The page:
Covid-19: 1,372 new cases and seven deaths 

So far this month, there have been 688 deaths associated with the virus compared to 175 deaths in December and 164 in November.
Covid-19: 1,372 new cases and seven deaths 

Deputy Chief Medical Officer, Dr Ronan Glynn said nearly four times as many people have died with Covid-19 so far this month compared to all of December.

Deputy Chief Medical Officer, Dr Ronan Glynn said nearly four times as many people have died with Covid-19 so far this month compared to all of December.

So far this month, there have been 688 deaths associated with the virus compared to 175 deaths in December and 164 in November.

His comments come as seven additional deaths were confirmed this evening by the Health Protection Surveillance Centre (HPSC).

Today's figure brings the death toll in Ireland to 2,977.

The seven people whose deaths are reported today were aged between 43 and 94 years.

The HPSC has been notified of 1,372 confirmed cases.

In the two-week period to January 24, there have been 36,486 new cases of Covid-19.

Of the 1,372 cases reported today, 502 are located in Dublin, 164 in Cork, 77 in Wexford and 66 in Louth.

The remaining 488 cases are spread across all other counties.

Cases are now declining at a rate of nearly 10% a day.

Professor Philip Nolan, who chairs NPHET's modelling group, said this is down to people sticking to the restrictions.

"We can clearly see the efforts they are making to stay apart, to prevent transmission of the virus and that is transmitting into the very large change in the behaviour of the epidemic growing at about 18% per day in the immediate run-up to the New Year period and now the number of cases as you can quite clearly see in the daily counts decreasing at 8-10% per day."

As of this afternoon, there are 1,905 Covid-19 patients in hospitals across the country. Of these, 219 are in ICU.

There have been 58 hospitalisations in the past 24 hours.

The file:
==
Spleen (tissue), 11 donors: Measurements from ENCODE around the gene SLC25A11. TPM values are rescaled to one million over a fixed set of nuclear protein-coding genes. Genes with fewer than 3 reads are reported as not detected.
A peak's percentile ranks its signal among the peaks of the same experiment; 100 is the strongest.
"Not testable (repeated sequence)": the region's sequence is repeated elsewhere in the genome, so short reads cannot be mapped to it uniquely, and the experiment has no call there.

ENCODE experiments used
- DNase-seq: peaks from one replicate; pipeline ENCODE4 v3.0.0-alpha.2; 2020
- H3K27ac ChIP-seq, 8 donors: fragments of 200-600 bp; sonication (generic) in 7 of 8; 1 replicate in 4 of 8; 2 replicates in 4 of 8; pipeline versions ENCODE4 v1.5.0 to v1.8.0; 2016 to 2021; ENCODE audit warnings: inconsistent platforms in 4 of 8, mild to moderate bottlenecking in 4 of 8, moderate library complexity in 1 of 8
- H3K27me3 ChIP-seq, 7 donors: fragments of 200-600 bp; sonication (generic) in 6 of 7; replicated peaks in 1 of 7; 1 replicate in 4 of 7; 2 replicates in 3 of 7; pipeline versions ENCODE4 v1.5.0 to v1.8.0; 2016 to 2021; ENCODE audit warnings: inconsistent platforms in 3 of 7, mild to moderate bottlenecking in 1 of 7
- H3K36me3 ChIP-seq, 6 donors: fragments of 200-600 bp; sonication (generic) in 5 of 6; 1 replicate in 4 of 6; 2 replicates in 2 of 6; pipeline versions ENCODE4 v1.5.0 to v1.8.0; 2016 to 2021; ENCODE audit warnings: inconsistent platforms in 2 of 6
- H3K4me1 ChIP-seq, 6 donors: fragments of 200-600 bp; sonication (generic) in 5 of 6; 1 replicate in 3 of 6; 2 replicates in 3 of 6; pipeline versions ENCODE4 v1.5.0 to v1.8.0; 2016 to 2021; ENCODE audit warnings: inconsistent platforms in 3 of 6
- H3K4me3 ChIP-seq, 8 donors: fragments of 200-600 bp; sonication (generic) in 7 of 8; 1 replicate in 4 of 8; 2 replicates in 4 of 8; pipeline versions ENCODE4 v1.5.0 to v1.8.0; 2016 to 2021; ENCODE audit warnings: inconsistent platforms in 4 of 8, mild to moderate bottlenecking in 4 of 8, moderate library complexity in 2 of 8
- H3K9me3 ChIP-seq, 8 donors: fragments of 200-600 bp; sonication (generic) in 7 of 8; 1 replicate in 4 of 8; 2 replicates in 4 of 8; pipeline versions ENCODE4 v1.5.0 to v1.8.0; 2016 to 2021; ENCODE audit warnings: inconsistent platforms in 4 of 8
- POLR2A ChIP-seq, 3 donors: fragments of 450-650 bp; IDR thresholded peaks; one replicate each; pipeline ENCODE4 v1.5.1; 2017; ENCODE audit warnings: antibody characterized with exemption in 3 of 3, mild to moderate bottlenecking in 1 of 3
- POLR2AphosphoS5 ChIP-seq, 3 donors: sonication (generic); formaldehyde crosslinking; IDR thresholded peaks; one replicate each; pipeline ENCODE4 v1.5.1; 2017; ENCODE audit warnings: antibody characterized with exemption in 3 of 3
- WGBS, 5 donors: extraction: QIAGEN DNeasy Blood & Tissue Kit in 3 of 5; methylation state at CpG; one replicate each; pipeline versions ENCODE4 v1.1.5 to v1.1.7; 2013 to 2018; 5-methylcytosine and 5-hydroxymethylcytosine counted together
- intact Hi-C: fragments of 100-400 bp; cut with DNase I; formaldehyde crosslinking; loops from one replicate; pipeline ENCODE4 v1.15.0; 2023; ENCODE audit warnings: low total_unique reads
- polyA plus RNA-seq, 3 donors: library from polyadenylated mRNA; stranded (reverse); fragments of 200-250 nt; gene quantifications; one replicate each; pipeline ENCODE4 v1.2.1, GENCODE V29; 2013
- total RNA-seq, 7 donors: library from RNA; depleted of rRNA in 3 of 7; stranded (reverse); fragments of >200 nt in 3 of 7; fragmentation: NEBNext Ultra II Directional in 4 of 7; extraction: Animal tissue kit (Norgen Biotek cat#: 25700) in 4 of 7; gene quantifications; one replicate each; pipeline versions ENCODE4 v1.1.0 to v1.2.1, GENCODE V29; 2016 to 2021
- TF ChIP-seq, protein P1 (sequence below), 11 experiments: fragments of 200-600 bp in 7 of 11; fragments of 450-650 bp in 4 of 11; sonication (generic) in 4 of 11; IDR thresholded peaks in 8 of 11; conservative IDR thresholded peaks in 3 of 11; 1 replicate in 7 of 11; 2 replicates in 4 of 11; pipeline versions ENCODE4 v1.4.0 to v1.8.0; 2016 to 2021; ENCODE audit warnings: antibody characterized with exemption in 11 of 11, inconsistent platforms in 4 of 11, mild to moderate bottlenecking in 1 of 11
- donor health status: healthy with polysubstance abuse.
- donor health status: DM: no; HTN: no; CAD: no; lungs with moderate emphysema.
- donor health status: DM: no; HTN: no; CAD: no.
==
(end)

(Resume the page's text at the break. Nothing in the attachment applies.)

Prof Nolan said that we are seeing continued rapid improvement in the incidence of the virus and numbers in hospital are plateauing and expected to decline very slowly over the coming weeks.

He said the fundamental message is that we need to maintain the efforts that have got us here for several weeks to come.

One of the positives signs is the number of admissions to hospital per day has been decreasing now for the last two weeks.

"It peaked at around 140 admissions per day. On average it is below 100 over the last seven days and we saw 74 admissions today.

"The number in ICU is plateauing at over 200. Again, the number of admissions per day may be starting to decline there and that may be the beginnings of a slow decrease in the numbers in intensive care."

Prof Nolan said he expects there to be at least 1,000 people in hospital with the virus for several more weeks.

"Despite all the hard work that we are doing it is going to take a long time for numbers in hospital to reduce. We do expect to see numbers in hospital at or above 1,000 even out to the end of February."

The 14-day incidence rate per 100,000 currently stands at 766.2.

Three counties have a 14-day incidence rate above 1,000 - Monaghan (1,485.7), Mayo (1,213.7) and Louth (1,151.4).

The five-day moving average of new cases is 1,926.

Speaking this evening, Dr Glynn said there have been reports of significant outbreaks linked with funerals in a good number of places around the country in the past number of months.

He said that in the past number of months, there have been repeated reports of large outbreaks associated with significant mobility and in some cases mortality associated with family gatherings, in particular funerals.

"It is a particularly sensitive area and it is a particularly difficult time for people, especially right now. 

"We know it's not easy but equally, the last thing that we want is for more people to get sick or die as a result of not adhering to the measures that are there to protect them and their families in the first place."

Wexford meat plant 

There have been 42 positive Covid-19 cases identified at a meat processing plant in Co Wexford.

Slaney Foods says the cases were discovered on Friday following routine screening of staff.

The company says its site in Bunclody is now operating at a significantly reduced capacity.

It says it will continue to work with the HSE on the matter.

Covid restrictions 

The Covid sub-committee are meeting today to discuss measures on foreign travel, cross-border traffic, and the reopening of schools.

It is expected the meeting will run until late this evening.

The committee will also discuss an extension of Level 5 restrictions beyond this month before recommendations are brought to Cabinet tomorrow morning.

The new measures being discussed by the Covid sub-cabinet committee today, which are expected to be signed off by Government tomorrow include:

  • Garda checkpoints outside airports to stop non-essential travel.